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October 13, 2000

The work day in the etrog orchards of Gioia starts at sunrise and continues until one in the afternoon when the blazing Calibria sun drivers the farmers indoors. Each summer, since 1962, Chabad emissary Rabbi Moshe Lazar leaves his home in Milan and travels to this southernmost region of mainland Italy to begin the task of contracting with the local growers and harvesting the purchase of thousands of etrogim required by Jewish law for Sukkot. Along with his wife, Yehudis and their children, Rabbi Lazar supervises the picking of the early etrogim in late July, and proceeds with the smaller ones, harvested in late August and early September.

"We have it on tradition that Moshe Rabbenu sent messengers on clouds to this part of the world to get these special fruits," explains Rabbi Lazar. "Out of the thousands of etrogim growing in each of the orchards of Calibria you find only a few hundred that are really acceptable for Sukkot."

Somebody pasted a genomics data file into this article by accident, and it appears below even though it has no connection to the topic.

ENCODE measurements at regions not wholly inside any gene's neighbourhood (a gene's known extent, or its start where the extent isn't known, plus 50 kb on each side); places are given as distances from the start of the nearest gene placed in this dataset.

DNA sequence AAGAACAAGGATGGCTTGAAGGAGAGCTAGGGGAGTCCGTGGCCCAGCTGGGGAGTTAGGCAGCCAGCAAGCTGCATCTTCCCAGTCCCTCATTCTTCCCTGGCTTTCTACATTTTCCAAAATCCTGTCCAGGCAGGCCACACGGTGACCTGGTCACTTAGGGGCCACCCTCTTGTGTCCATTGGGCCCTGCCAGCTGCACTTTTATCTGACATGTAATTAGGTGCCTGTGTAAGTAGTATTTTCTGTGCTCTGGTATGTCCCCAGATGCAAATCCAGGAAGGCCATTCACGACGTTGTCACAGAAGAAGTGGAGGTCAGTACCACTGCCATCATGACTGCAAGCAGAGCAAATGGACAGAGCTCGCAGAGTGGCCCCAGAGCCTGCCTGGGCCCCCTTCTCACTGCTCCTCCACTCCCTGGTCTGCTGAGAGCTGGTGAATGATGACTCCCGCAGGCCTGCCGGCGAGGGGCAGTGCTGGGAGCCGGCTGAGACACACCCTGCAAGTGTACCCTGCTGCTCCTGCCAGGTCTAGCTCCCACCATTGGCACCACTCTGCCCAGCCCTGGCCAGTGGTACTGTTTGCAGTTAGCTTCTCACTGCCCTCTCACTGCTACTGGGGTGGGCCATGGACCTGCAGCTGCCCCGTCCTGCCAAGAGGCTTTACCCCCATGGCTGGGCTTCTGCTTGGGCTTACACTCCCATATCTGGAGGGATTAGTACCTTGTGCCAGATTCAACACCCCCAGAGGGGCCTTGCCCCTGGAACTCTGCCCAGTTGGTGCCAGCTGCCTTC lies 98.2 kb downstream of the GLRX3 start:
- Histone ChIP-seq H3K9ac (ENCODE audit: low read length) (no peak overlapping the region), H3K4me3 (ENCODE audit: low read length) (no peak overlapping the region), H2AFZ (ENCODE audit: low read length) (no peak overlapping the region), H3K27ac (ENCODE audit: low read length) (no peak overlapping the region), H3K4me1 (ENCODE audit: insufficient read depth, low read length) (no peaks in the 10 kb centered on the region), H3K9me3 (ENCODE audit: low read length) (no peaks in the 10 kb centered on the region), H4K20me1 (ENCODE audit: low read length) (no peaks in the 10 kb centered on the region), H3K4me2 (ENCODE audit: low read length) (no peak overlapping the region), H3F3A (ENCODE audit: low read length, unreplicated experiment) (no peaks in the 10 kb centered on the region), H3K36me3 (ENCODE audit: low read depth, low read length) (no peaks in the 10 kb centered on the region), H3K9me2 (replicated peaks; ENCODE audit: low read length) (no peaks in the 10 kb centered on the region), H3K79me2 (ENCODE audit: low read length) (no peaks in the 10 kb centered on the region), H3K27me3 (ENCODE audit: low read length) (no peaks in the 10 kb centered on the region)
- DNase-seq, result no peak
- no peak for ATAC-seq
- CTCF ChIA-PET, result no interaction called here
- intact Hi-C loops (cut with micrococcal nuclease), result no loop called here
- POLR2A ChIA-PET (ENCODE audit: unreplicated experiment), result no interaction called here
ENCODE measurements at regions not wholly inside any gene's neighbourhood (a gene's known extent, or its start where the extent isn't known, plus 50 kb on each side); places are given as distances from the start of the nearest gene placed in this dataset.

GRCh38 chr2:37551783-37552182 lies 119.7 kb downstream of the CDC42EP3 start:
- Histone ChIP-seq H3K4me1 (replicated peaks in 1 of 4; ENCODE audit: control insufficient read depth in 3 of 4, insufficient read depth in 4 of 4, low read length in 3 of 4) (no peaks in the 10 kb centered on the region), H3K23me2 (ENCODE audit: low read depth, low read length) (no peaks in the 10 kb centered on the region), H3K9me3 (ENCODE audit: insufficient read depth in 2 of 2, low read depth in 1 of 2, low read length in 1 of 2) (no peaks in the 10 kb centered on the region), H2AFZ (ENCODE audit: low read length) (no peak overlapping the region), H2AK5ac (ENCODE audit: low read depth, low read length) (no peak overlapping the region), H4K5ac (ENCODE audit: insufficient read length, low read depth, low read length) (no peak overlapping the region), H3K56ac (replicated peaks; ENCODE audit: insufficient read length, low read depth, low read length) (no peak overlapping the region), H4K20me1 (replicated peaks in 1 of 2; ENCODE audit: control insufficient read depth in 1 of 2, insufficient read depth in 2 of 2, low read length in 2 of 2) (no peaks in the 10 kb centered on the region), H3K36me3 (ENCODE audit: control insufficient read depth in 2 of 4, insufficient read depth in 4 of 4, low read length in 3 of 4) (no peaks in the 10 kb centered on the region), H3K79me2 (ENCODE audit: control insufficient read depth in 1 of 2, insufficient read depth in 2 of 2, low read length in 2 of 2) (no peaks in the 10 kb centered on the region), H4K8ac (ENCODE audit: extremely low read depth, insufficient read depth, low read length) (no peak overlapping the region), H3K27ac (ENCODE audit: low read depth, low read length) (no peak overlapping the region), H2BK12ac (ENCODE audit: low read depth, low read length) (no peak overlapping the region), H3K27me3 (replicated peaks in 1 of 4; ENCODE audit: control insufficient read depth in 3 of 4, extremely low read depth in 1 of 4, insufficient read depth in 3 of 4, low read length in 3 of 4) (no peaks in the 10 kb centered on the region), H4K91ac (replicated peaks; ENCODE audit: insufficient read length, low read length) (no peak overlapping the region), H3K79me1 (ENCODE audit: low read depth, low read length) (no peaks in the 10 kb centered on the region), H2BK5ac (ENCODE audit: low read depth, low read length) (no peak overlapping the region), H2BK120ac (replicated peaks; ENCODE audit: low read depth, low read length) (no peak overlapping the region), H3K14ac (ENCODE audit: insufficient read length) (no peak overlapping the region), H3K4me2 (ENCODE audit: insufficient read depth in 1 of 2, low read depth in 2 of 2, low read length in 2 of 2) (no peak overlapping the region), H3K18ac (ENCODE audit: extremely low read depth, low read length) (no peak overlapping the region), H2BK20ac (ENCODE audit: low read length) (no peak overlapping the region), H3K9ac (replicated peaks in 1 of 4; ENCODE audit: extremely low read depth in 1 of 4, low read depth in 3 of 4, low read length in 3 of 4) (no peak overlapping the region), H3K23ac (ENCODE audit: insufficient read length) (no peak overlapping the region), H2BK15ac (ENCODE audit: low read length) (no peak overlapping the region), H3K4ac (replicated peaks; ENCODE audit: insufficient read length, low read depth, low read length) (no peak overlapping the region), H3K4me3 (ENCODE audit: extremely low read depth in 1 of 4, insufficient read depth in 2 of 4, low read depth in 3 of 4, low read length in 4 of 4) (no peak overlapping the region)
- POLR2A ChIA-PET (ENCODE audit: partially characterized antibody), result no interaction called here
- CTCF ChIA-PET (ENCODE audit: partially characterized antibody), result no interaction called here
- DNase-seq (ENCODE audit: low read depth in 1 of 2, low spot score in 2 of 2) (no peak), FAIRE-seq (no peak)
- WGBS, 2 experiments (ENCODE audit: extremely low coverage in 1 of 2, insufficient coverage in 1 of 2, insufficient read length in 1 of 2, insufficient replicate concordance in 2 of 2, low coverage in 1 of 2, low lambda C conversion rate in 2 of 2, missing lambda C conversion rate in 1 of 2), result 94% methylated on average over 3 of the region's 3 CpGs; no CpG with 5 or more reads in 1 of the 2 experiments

Rabbi Lazar guides the local hands in selecting unblemished fruits with the "pitam," the end of the sten, intact. Each year he signs his contracts with different Calibria farmers, as the etrog crops vary widely from one year to the next. Each year more than 35,000 etrogim from are harvested by Jewish buyers in this mountainous region, between the Ionian and Tyrrhenian seas.

When the Lazar first began his work in Gioia almost forty years ago, there were hundreds of etrog orchards. Today the number has dwindled to less than twenty, as orchard owners have switched to other crops.

"Years ago etrogim were grown to make candied fruits that were sold around the world, in addition to meeting the Jewish community's demand," recalls Milan Chabad Center co-director Yehudis Lazar. "Today those businesses have closed down and Jews are the only ones still purchasing the fruits from Calibria. In fact, we buy up much of the excesses and make etrog liquor and other products simply to keep the remaining etrog growers in business."